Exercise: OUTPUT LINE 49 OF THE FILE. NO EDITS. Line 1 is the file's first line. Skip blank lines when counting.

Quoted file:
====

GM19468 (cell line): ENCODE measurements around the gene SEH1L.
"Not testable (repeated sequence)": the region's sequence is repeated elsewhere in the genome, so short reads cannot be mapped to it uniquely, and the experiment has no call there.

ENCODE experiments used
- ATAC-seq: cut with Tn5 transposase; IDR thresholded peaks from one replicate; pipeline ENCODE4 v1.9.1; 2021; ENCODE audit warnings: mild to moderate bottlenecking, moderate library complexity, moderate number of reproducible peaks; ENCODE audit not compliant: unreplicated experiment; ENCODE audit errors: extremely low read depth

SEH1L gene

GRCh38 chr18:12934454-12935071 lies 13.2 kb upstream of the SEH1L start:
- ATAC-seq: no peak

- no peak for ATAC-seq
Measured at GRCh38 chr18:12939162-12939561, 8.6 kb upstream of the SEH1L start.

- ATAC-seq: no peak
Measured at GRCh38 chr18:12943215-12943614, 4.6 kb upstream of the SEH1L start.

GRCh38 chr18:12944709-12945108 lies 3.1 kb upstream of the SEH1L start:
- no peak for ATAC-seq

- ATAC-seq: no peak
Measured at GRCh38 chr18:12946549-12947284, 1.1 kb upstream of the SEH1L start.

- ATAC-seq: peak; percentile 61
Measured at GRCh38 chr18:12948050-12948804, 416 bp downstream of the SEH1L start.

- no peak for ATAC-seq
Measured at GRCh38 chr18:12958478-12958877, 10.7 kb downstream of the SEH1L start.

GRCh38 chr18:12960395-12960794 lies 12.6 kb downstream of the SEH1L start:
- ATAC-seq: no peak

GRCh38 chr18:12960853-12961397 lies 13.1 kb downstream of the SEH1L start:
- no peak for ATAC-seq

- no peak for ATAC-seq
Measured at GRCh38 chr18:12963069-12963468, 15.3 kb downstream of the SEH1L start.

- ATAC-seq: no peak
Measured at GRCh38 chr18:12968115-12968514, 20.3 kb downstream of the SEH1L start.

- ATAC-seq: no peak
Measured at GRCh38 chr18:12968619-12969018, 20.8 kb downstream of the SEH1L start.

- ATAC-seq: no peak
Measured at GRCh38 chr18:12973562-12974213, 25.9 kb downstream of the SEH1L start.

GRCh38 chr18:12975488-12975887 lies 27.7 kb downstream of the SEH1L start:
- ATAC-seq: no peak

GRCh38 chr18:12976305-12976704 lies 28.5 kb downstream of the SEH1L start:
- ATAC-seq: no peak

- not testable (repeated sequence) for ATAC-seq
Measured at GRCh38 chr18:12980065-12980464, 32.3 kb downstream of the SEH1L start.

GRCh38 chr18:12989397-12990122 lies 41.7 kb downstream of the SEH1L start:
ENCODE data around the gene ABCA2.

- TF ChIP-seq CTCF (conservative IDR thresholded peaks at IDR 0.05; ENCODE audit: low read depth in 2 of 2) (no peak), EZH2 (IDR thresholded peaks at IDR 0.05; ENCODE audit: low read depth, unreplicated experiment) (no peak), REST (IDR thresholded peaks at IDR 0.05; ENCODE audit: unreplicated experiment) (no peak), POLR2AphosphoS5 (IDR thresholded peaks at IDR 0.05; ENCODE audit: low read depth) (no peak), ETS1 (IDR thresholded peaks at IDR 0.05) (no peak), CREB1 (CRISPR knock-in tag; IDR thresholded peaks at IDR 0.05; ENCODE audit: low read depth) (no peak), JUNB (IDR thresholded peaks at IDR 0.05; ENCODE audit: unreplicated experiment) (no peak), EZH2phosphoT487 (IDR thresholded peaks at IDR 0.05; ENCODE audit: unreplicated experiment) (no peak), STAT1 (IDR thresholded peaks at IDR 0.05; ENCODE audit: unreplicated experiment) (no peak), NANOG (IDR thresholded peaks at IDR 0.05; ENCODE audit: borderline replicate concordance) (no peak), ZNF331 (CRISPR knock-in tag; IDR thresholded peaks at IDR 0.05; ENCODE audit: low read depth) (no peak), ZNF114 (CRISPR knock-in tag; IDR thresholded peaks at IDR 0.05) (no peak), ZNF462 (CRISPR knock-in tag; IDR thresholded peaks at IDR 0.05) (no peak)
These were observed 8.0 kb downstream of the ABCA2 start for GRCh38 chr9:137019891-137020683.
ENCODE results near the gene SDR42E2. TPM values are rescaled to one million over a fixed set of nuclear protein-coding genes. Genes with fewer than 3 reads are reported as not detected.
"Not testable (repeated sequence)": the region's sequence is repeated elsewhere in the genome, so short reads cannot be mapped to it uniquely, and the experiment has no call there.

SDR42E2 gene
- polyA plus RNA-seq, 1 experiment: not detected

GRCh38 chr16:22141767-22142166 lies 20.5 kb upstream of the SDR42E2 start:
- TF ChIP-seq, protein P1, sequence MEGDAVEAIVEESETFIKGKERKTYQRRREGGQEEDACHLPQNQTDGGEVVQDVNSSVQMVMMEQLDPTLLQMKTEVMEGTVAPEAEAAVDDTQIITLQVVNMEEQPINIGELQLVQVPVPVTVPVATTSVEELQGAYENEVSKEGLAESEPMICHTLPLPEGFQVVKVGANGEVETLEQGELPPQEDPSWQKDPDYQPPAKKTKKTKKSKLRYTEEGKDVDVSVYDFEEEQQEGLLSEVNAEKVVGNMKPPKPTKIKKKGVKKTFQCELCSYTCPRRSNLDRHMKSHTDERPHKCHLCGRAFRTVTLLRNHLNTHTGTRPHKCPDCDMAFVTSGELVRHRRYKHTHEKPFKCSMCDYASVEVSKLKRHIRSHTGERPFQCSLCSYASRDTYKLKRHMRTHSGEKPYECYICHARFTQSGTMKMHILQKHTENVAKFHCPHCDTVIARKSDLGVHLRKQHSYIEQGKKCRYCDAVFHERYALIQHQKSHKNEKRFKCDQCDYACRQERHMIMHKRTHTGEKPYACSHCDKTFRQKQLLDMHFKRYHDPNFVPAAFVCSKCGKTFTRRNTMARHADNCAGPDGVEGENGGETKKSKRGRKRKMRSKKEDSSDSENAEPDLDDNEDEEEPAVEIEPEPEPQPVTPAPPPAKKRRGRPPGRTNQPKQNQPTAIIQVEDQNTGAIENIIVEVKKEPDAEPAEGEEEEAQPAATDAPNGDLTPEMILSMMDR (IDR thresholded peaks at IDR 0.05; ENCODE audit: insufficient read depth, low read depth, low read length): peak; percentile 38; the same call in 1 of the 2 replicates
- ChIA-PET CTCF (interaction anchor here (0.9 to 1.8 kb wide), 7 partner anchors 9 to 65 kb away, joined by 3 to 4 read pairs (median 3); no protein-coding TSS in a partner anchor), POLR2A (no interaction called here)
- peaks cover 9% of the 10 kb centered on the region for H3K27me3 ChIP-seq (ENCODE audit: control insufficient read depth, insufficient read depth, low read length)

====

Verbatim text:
- peaks cover 9% of the 10 kb centered on the region for H3K27me3 ChIP-seq (ENCODE audit: control insufficient read depth, insufficient read depth, low read length)